Grove Press is a hardcover and paperback imprint of Grove Atlantic, Inc. Grove Press was founded on Grove Street in New York’s Greenwich Village in 1947. But its true beginning came in 1951 when twenty-eight-year-old Barney Rossett, Jr. bought the company and turned it into one of the most influential publishers of the 1950s, 60s, and 70s. From the outset, Rossett took chances: Grove published many of the Beats including William S. Burroughs, Jack Kerouac, and Allen Ginsberg. In addition, Grove Press became the preeminent publisher of twentieth-century drama in America, publishing the work of Samuel Beckett (Nobel Prize for Literature 1969), Bertold Brecht, Eugene Ionesco, David Mamet (Pulitzer Prize for Drama 1984), Harold Pinter (Nobel Prize for Literature 2005), Tom Stoppard, and many more. The press also introduced to American audiences the work of international authors such as Jorge Luis Borges, Mikhail Bulgakov, Marguerite Duras, Jean Genet, Pablo Neruda, Octavio Paz (Nobel Prize for Literature 1990), Kenzaburo Oe (Nobel Prize for Literature 1994), Elfriede Jelinek (Nobel Prize for Literature 2004), Alain Robbe-Grillet, and Juan Rulfo. In the late 1950s and early 1960s, Barney Rossett challenged the obscenity laws by publishing D. H. Lawrence’s Lady Chatterley’s Lover and then Henry Miller’s Tropic of Cancer. His landmark court victories changed the American cultural landscape. Grove Press went on to publish literary erotic classics like The Story of O and ground-breaking gay fiction like John Rechy’s City of Night, as well as the works of the Marquis de Sade. On the political front, Grove Press published classics that include Franz Fanon’s The Wretched of the Earth, The Autobiography of Malcolm X, and Che Guevara’s The Bolivian Diary, among many other titles. In 1986, Barney Rosset sold the company and the press became part of Grove Weidenfeld. In 1993 that company was merged with Atlantic Monthly Press to form Grove Atlantic, Inc.

Since 1993, Grove Press has been both a hardcover and paperback imprint of Grove Atlantic publishing fiction, drama, poetry, literature in translation, and general nonfiction. Authors and titles include Jon Lee Anderson’s Che Guevara: A Revolutionary Life, Robert Olen Butler’s A Good Scent from a Strange Mountain (Pulitzer Prize for Literature 1993), Kiran Desai’s Inheritance of Loss (Man Booker Prize 2006), Richard Flanagan’s Gould’s Book of Fish (Commonwealth Prize 2002), Ismail Kadare’s The Siege, Jerzy Kosinski’s Steps (National Book Award 1969), Jacqueline Susann’s Valley of the Dolls, Nick McDonell’s Twelve, Catherine Millet’s The Sexual Life of Catherine M., Pascal Mercier’s Night Train to Lisbon, Kay Ryan (Poet Laureate of the United States 2008/9) as well as Antonio Lobo Antunes, Will Self, Barry Hannah, Terry Southern, and many others.

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Barry Hannah Long, Last, Happy
Long, Last, Happy

“Barry Hannah is the best fiction writer to appear in the South since Flannery O’Connor.”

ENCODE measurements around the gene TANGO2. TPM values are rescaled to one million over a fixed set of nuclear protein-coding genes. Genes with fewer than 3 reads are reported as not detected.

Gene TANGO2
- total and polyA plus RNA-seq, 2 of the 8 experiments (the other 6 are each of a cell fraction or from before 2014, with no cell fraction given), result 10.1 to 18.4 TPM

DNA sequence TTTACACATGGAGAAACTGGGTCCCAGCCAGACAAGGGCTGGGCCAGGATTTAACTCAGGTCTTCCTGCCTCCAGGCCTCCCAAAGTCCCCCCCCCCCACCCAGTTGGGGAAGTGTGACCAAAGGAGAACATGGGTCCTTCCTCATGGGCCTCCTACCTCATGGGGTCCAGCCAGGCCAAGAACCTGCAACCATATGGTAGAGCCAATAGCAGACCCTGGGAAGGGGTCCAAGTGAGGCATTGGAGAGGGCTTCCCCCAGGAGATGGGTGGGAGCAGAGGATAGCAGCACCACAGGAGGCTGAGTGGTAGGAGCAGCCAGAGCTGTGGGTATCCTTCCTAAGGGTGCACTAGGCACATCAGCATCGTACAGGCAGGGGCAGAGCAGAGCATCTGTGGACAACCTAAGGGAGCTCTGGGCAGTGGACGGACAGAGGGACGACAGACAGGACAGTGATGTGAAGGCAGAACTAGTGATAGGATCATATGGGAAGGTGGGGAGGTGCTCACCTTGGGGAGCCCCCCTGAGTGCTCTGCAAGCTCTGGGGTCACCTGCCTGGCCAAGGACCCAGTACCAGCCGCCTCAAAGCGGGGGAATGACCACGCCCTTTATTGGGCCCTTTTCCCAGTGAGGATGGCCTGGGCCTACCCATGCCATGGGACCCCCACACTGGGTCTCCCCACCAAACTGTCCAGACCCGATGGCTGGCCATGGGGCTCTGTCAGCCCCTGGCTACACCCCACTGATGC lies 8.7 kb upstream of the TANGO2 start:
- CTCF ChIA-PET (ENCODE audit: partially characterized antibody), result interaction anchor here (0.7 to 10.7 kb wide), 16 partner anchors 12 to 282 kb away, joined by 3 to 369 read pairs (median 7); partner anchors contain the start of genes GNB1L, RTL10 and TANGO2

Larry Mcmurtry

“Barry Hannah is an original, and one of the most consistently exciting writers of the post-Faulkner generation.”
William Styron, Salon

Click here for more on Barry Hannah and Long, Last, Happy
Forty Thieves by Thomas Perry
Matterhorn by Karl Marlantes
 
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Seven Mile Beach By Tom Gilling
“A brilliant flight of seduction. . . . The Adventures of Miles and Isabel is a novel of dreams and fantasy and not a little theatricality, all solidly rooted in honest scientific inquiry and experimentation. . . . A breath—no, a blast—of fresh air, a novel that is at once economical and lyrical. . . . [Gilling] has an appealing comic flair. . . . [He] makes readers want to believe in dreams and love—and gives us every reason to do so.”—David Willis McCullough, The New York Times Book Review
The Adventures of Miles and Isabel
By Tom Gilling
Grove Press
978-0-8021-4019-7 • $12.00 • Paperback • Sep. 2003
Fiction
In a crowded playhouse in 1856 Sydney, Australia, two spectacular lives are about to start. During her scandalous turn as Hamlet, a heavily pregnant (and unmarried) actress unexpectedly goes into labor onstage, shocking the audience. Indeed, one patrician spectator—who is also with child—is so moved that she too goes into labor. The babies born that night are Miles and Isabel, two dreamers destined to defy convention—and gravity.

The Adventures of Miles and Isabel is a delightful novel of true love in rough-and-tumble, turn-of-the-century Sydney. A best-seller in Australia, it follows the separate but strangely converging lives of these two young daredevils. Miles becomes the subject of a sideshow levitation act while Isabel gamely foils her mother’s attempts to marry her off to a rich boor. Fearless as she is, Isabel is briefly famous as a hot-air balloonist. Miles develops his own fascination with flight and, when he finally meets the captivating Isabel, is preparing to risk his life by testing his first flying machine. United by the dream of flight—and true love—the couple attempts to rise above the obstacles of class and physics that stand in their way.

The Adventures of Miles and Isabel
is a euphoric follow-up to the debut that The New York Times hailed as “jubilantly irreverent” and “irresistible entertainment” and Library Journal compared in a starred review to Alice Hoffman, Sherman Alexie, and Gabriel García Márquez. It confirms Tom Gilling’s status as a major literary voice.
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